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Hospitality

Confessions of a realistic Pollyanna

It has been a while since I have written. Moving takes a lot out of a person. There is the frantic trying to make sure you have everything you need in the suitcases. There is the throwing out of things you won't possibly need (you hope). There is the saying good byes, crossing the t's and dotting the i's.
Then when you get to your destination, you have to do the unpacking. You realise that "Oh my gosh, I have forgotten that." Or the worst yet, "I thought I had thrown that out." And you have to spend some time getting things set up.
Moving is never easy. It means upheaval, disorder, and chaos. It means change and as a friend of mine says, "the only one who appreciates change is a baby with a dirty diaper". Even a move just down the hallway causes us discomfort.
I have moved many times during my life. The line in our household was that as soon as we got the house landscaped, it was time to move. During university days, like many students, I was in one place one year and another place the next year. And doing Intentional Interim Ministry that I have done, I have sometimes done ministry in one place, only to move 80 kilometres the next year to begin with another church. Although others may pack much better, and others may be a bit more organised, I guess you could say I am a bit of an expert on moving.
That is until this time. This is the first time I have ever moved country. Suddenly I find myself dealing with somewhat familiar systems but in different contexts. Red tape that I expected in some things were not there. Some things were very easy to do- getting power, getting electricity into my new home for instance. Other things were much more difficult than I anticipated though. It was not as easy to get a mobile phone because I didn't yet have the 100 points of identification. Some things are just as they are in Canada. Other things were just a wee bit different or a whole lot different.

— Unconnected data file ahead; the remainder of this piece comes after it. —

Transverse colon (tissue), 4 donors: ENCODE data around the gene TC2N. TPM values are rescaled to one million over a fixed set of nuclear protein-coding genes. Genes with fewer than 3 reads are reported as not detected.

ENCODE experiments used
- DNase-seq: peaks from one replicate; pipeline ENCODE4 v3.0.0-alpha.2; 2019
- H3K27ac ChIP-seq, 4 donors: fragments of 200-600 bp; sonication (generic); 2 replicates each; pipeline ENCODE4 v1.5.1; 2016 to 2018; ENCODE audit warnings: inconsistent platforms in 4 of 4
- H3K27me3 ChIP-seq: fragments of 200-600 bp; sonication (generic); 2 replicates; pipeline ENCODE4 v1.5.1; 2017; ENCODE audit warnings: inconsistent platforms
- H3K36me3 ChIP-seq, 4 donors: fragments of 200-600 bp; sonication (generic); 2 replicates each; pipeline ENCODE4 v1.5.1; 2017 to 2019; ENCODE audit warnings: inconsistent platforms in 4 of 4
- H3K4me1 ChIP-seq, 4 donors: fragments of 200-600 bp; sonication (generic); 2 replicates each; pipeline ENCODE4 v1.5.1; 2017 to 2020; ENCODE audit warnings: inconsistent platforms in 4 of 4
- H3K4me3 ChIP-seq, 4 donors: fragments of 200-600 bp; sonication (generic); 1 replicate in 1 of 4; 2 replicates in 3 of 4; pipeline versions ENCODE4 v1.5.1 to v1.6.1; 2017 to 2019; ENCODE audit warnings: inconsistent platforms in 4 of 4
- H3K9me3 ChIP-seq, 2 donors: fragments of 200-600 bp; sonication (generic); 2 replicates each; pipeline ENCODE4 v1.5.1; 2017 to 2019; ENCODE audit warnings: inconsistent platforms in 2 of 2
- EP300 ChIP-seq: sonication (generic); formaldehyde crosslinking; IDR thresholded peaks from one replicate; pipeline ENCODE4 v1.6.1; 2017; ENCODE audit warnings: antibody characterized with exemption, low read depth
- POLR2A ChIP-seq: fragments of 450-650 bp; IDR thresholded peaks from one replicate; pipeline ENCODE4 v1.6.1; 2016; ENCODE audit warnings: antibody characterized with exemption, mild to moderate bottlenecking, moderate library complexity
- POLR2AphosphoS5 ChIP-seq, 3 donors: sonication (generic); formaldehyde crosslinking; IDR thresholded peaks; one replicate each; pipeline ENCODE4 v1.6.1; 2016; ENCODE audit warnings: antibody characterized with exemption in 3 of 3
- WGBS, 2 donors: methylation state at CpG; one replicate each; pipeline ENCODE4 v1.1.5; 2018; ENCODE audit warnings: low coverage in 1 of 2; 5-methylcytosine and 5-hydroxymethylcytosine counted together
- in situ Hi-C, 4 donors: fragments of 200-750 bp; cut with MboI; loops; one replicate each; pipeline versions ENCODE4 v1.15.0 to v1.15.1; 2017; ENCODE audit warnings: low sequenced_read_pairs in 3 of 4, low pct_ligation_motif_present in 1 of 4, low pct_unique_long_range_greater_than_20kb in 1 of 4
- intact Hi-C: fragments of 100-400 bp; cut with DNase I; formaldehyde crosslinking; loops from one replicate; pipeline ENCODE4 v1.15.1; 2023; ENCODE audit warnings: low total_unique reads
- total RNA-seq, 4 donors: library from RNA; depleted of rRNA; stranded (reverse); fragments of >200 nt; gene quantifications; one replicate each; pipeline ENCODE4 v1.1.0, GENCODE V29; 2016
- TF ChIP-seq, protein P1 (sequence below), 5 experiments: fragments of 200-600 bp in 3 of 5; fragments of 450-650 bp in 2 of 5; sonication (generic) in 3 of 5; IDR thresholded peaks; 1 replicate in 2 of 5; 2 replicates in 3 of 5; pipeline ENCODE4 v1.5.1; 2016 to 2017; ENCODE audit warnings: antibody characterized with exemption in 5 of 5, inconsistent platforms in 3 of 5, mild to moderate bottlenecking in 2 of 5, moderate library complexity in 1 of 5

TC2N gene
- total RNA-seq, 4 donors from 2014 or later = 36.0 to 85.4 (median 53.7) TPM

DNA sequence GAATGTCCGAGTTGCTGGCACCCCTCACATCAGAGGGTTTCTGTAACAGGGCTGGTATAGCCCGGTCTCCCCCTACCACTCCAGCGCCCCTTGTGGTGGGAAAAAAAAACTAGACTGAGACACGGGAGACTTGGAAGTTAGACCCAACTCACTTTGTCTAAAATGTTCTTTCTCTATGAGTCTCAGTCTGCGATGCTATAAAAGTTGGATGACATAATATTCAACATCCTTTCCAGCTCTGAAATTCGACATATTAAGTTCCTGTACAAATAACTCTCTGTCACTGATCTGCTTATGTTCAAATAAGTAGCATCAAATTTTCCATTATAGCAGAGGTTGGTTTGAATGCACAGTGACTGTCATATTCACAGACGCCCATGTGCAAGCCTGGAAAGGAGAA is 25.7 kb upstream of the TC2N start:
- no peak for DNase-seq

In a way though, I have come to understand how blessed am I. Unlike many immigrants, my first language is the same as the business language of Australia. I might sound funny when I talk, but at least I am understood and I can understand. Second, unlike many refugees and many migrants, I have a support structure in place. Members of my congregation have opened their home to me while I set up house. My church congregation has been very supportive, giving me some time to set up while assuming my new duties. Presbytery and Synod have been welcoming. And friends that I have here in Australia all have said if you need anything just give us a call. Moving is hard. No doubt about. Moving far away is even harder. But being the recipient of such wonderful hospitality, I know that everything is good, and I am blessed.
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